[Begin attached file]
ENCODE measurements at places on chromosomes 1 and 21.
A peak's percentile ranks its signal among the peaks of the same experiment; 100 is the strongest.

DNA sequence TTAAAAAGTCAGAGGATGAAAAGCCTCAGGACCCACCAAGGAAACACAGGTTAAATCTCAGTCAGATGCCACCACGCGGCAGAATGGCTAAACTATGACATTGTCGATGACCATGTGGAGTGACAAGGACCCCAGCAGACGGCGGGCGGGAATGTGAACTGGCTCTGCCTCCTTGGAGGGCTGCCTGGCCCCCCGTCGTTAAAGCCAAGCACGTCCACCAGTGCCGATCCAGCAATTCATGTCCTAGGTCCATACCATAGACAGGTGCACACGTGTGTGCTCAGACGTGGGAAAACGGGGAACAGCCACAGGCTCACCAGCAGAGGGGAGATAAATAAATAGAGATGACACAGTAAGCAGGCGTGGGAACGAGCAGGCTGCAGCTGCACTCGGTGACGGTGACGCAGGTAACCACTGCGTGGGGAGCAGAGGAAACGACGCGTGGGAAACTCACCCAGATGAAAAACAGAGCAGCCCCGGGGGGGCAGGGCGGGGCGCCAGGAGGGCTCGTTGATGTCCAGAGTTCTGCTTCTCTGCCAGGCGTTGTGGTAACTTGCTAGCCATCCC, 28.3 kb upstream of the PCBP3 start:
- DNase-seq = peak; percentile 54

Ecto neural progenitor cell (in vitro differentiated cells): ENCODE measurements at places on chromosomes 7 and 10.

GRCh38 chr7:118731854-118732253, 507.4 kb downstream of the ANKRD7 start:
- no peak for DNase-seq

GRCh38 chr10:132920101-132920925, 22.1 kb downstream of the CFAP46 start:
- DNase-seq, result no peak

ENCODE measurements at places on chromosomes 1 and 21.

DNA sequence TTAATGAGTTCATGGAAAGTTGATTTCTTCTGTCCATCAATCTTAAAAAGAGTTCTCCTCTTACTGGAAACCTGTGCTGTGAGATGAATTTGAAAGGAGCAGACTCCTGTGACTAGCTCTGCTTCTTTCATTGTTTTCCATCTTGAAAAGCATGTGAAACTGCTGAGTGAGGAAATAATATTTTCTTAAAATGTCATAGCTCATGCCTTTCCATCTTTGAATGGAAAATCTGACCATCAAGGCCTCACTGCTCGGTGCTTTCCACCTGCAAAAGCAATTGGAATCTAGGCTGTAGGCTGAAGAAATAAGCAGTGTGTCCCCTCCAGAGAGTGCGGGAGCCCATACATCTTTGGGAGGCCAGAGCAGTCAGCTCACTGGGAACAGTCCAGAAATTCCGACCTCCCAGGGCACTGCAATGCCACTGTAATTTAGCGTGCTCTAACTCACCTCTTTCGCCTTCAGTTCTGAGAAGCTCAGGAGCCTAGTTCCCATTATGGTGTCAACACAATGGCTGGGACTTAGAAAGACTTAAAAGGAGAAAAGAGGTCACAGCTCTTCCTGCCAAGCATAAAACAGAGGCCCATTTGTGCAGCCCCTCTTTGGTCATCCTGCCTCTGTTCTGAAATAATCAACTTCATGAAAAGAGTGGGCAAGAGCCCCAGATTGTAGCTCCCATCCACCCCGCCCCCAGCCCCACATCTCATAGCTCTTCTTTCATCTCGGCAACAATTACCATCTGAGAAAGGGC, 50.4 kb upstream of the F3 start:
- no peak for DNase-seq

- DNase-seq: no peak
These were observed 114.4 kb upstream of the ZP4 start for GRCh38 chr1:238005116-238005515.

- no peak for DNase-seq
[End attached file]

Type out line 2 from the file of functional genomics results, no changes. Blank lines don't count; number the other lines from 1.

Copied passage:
A peak's percentile ranks its signal among the peaks of the same experiment; 100 is the strongest.